“He said nothing in the world about what his purpose was” Caning Charles Sumner, Part 4

Preston Brooks (D-SC)

Parts 1, 2, 3

We left Henry Edmundson near to the Senate chamber, where he had just left Preston Brooks. He came upon Senator Johnson, of Arkansas, and Edmundson asked him a simple question: If something should happen between Brooks and Sumner, “an altercation” if you will, would he mind too much? Johnson could probably read between the lines well enough to know exactly what Edmundson meant: Did Johnson understand it as an assault upon the Senate for Brooks to physically attack Sumner? Edmundson told the committee investigating later that he

suggested, in the said conversation, there seemed to me no impropriety in calling on Mr. Sumner in the Senate, it having adjourned some time before, and there being few persons present; the insult was given here, and that might be looked upon as the proper place to resent it; and further, that should a collision follow, both parties might prefer it to take place where it wold be more private than it would probably be outside the Capitol.

You had to do these things the proper way. Edmundson clearly understands himself as asking for approval. Johnson didn’t have to involve himself personally, but a man’s honor hung on the esteem of his peers. If he got an answer from Johnson that he had it all wrong and Brooks needed to wait, Edmundson probably would have rushed to tell Brooks the news. A lone lady sitting in the gallery had held things up this far, but she could leave at any time.

Still, Edmundson told the committee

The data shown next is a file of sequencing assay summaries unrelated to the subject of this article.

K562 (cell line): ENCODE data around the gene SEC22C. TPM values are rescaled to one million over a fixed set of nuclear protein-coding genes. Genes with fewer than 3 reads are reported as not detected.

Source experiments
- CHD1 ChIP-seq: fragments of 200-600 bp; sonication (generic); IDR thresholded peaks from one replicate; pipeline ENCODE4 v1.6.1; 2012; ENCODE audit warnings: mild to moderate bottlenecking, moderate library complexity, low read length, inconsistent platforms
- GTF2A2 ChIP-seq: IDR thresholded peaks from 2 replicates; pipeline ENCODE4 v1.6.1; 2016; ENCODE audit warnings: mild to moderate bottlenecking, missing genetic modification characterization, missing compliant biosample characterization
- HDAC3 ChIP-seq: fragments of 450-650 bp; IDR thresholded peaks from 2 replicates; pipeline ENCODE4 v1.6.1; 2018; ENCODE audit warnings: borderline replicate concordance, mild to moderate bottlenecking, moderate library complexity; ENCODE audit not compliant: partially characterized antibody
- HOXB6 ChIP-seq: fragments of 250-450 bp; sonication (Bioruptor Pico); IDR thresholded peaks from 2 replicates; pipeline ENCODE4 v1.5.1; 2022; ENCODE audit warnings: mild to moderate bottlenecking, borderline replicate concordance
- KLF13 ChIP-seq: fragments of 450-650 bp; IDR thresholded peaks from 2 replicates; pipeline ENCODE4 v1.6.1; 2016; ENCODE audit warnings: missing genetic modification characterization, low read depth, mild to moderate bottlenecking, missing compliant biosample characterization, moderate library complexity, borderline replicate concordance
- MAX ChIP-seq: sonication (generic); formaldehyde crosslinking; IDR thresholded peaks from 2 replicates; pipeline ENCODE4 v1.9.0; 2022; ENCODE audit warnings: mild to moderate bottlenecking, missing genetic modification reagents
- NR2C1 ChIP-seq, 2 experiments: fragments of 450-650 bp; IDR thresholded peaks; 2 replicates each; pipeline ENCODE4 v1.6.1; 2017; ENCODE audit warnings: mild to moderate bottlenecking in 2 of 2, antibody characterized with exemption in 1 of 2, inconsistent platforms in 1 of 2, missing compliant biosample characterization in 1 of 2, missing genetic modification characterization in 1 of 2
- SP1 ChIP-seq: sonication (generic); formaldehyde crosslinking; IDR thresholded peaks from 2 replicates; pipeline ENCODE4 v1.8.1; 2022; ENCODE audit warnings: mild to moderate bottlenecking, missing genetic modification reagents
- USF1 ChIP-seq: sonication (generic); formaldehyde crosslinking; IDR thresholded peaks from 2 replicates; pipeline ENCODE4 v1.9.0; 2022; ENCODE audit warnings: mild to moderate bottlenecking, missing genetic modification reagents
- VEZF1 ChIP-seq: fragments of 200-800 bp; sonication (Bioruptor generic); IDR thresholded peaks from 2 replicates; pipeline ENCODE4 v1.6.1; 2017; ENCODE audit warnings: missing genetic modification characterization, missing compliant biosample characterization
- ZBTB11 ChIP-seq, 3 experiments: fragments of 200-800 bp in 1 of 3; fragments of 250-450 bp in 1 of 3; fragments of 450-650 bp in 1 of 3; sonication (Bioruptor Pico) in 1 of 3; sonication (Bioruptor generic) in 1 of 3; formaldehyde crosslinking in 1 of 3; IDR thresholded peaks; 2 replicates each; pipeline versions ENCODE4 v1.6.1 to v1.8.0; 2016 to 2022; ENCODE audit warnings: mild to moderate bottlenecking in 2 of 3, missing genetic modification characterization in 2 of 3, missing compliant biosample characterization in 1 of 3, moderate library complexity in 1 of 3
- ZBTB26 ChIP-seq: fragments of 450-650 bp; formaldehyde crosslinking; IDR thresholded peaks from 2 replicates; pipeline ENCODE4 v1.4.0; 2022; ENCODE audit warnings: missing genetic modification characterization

I did not anticipate an immediate assault, because when I left the chamber there was a lady in the chamber, and Mr. Brooks had said that he would have nothing to do with the matter in the presence of ladies. He had expressed a desire to see Mr. Sumner outside the Hall.

He might have been covering for himself after the fact, but Edmundson sounds fairly genuine here. Given his involvement to date, he seems to have thought himself as a possible facilitator for Brooks. The South Carolinian probably didn’t mean to challenge Sumner to a proper duel, which the Senator would surely refuse, but if it came to that Edmundson already acted the part of a second in advising Brooks on the affair. Furthermore, while Brooks did wait on the lady to vacate the Senate he had also tried to meet Sumner elsewhere. A reasonable person could surmise that he came to the Senate chamber in a mind to stare daggers and eventually demand an apology, without immediate escalation.

Brooks probably thought somewhat differently of Edmundson’s involvement. The committee asked the Virginian if Brooks expected him to remain for the full event, as a second or potential second would. Edmundson said he had no hint of such a thing from Brooks, save on Wednesday morning. Brooks likewise gave Edmundson no sign that he went to the Senate that day to see things to a conclusion:

He said nothing in the world about what his purpose was in going to the Senate. I do not think-if there was, I do not recollect it-that there was any reference made to the matter in walking from the gate-house to the Capitol. We were in conversation about some other matter when we arrived at the rotundo.

The committee pressed. Did things remain casual when Edmundson went to the Senate to hear eulogies for the deceased Missourian congressman? They had. If Edmundson told the truth, he came to the Senate on Thursday innocent of Brooks’ purpose and unconnected with him.

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